Shamlu’s poetic world

Mansur Khaksar


The transformation of Farsi poetry brought about by Nima Youshij, untying it feet from the fetters of the prosodic measures, was a turning point in the long tradition of our poetry. It opened a huge vista in the perception and thinking of the poets that came after him. Nima offered a different understandings of the principles of classical poetry. His artistry was not confined to removing the need for a fixed length hemistich and dispensing with the tradition of rhyming. Above, and overseeing these changes, and going beyond altering the formation of the old poetry, he was focusing on a broader structure and function based on a more contemporary understanding of human and social existence. His aim in renovating poetry was to commit it to a natural identity and also to achieve a modern discipline in the mind and linguistic performence of the poet.

Nima rightly recognised that the formal and literal technique dominating classical poetry interfered with its vitality, vigour and progress. Although he accepted some of its aesthetic properties and extended them in the new poetry writing, he never ceased for a moment to widen his poetic experience by emphasising the singular distinction of this art, and in returning a natural order to it. What Nima Youshij founded in contemporary poetry, which confirmed an entire era in the conviction that the traditional order of poetry could be challenged, his creative successor, Ahmad Shamlu, kept in our horizon by imparting a more innovative experience.

The “white poem”, which draws its sources from this great poet, avoided the compulsory rules which had entered the Nimai’ school of poetry and adopted a freer structure. This allowed a more direct relationship linking the poet with his or her emotional roots. In previous poetry, the qualities of the poet’s vision as well as the span of the subject could only be expressed in general terms and were subsumed by the formal limitations imposed on poetic expression.

Nima’s poetry transgressed these limitations. It relied on the natural function inherent within poetry itself to portray the poet’s solidarity with life and the wide world surrounding him or her in specific and unambiguous details and scenes. “White poetry” continues the poetic vision as Nima underlined and avoids the contrived rules imposed on its creation. However its most distinct difference with Nimai’ poetry is to move away from the rhythms it employed. Nima Yioushij paid attention to an overall harmonious rhyming and created many experimental examples to achieve this end.

Ahmad Shamlu discovered the inner characteristics of poetry and its manifestation in the literary creations of classical masters as well as the Nimai’ experience. He offered an individual approach. By distancing himself from the obligations imposed by older poetry, and some of the limitations that had entered the Nimai’ poem, he recognised the role of prose and music hidden in the language. In the structure of “white poetry”, in contrast to the prosodic and Nimai’ rules, the poem arms itself entirely with the natural ability of words and incorporates a prose-like process without losing its poetic distinction.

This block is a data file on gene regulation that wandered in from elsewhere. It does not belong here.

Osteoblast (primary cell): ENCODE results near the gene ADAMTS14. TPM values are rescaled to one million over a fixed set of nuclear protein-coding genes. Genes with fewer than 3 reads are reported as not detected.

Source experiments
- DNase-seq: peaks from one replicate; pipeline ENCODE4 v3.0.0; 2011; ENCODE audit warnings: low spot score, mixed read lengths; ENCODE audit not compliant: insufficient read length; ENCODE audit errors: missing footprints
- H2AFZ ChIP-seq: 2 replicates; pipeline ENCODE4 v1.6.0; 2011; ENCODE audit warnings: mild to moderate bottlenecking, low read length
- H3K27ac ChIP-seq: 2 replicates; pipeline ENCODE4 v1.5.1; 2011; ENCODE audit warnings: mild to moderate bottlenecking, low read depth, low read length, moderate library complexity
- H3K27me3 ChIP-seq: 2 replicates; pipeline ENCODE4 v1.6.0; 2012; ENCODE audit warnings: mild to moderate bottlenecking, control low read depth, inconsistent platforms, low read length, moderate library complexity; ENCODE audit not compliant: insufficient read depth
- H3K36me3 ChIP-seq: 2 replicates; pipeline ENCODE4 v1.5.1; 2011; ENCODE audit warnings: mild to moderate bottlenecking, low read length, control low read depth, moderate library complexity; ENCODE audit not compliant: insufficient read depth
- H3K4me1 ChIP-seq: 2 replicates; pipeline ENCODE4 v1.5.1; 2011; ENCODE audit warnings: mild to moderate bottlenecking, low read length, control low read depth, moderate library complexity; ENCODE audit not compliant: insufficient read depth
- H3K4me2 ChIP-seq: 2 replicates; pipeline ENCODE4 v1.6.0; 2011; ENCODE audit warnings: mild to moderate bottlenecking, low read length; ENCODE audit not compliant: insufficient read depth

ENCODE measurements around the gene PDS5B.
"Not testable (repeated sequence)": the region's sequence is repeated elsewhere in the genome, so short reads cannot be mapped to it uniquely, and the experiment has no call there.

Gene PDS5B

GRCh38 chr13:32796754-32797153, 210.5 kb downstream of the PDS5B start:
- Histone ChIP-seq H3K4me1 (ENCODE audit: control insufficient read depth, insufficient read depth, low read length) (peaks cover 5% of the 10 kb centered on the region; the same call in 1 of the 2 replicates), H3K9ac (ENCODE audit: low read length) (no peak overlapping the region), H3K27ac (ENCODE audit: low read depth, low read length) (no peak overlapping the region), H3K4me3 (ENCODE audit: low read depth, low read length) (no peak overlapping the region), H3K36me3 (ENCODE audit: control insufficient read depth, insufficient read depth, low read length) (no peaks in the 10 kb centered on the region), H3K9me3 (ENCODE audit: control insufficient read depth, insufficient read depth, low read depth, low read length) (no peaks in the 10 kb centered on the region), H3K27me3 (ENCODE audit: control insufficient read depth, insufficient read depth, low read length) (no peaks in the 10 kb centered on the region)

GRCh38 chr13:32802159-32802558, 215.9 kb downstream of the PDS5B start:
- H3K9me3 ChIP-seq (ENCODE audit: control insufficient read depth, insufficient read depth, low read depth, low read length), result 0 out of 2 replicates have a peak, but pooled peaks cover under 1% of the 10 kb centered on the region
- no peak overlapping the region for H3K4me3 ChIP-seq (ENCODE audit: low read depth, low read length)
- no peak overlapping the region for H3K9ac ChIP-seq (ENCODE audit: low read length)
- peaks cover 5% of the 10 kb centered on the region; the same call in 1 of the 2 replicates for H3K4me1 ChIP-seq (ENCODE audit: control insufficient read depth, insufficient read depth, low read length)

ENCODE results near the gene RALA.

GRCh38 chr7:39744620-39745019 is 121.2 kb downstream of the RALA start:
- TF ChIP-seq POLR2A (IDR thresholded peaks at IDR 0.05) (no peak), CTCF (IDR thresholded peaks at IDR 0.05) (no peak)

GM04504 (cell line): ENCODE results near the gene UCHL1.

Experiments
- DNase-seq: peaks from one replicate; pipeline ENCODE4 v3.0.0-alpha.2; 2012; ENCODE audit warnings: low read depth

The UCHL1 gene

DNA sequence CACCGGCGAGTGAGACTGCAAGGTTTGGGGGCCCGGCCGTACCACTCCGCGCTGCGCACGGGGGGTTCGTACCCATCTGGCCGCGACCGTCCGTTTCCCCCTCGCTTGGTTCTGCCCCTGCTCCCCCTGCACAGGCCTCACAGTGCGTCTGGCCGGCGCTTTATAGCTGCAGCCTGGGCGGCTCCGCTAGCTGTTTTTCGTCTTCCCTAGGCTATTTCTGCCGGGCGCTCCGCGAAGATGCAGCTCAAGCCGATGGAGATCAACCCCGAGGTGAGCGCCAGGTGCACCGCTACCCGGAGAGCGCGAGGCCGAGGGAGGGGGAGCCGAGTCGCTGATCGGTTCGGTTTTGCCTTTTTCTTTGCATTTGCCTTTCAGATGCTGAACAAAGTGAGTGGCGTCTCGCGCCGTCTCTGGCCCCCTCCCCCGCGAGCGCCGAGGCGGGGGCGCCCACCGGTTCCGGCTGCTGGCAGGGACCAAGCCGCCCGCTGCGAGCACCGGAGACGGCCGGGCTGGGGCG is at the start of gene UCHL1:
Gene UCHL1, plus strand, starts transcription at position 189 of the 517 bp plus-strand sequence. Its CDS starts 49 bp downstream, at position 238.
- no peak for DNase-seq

Night with a bleeding throat

Has sung awhile

Cold sits the sea

In the blackness of the forest a branch towards the light

Cries out


 Sketch (tarh) from The mirror garden - baghe ayeneh)


This was a cry both choked back and expressed that shows all its inner designs clearly in a prose-poem. What stands out in this form of expression is poetry and the intellectual flight of the poet. Ahmad Shamlu, by insisting on the inner beauty of prose and the twists and turns of its expressive logic, broadens the poet’s intellectual process. Based on the needs of poetry and its emotional world, Shamlu rearranges the order, the succession and some of the rules of the language of prose to create a phenomenon in accord with verse and poetry. The poet performs this event and the structural development with the help of the emotional self which, in the most personal moment of creation, carries a world that is compassionate-humane in his thoughts:


This is no crown

That you could lift from between two lions

It is a kiss on the sun’s crest

                             that your life is called for

And the ashes of your bones

                             are its reward


[From: The knife on the dish - deshneh dar dish]


Whatever the interpretation, “white poetry” is a development over the Nimai’ poetry - a large branch of that. It is a poetry created upon Nima Youshij innovations. Nima thought that any change in the construction and the tools of a poet’s expression is conditional on his/her knowledge of the world and a revolutionised outlook. “White poetry” could not take root outside this teaching and a sincere application of it


Death ineffectually


With piercing eyes

We in truth have for the moments

not born witness

but in the form of these pains

Which from many tinted love of humans

                   we have a portion.


[From the Phoenix -Qoqnus]


In the absence of Shamlu, whose name will forever remain in our poetry, “white poetry” has opened an established and productive territory in contemporary Farsi poetry

August 1, 2000


Mansur Khaksar is poet and critic and an influential member of the Iranian literary scene both while he was in Iran, and in exile. He edits Daftarhaye Shanbeh in the USA. He has translated Farrokh Afrooshteh, Dena PO BOX 3953, Seattle Wa 98124-3953, USA.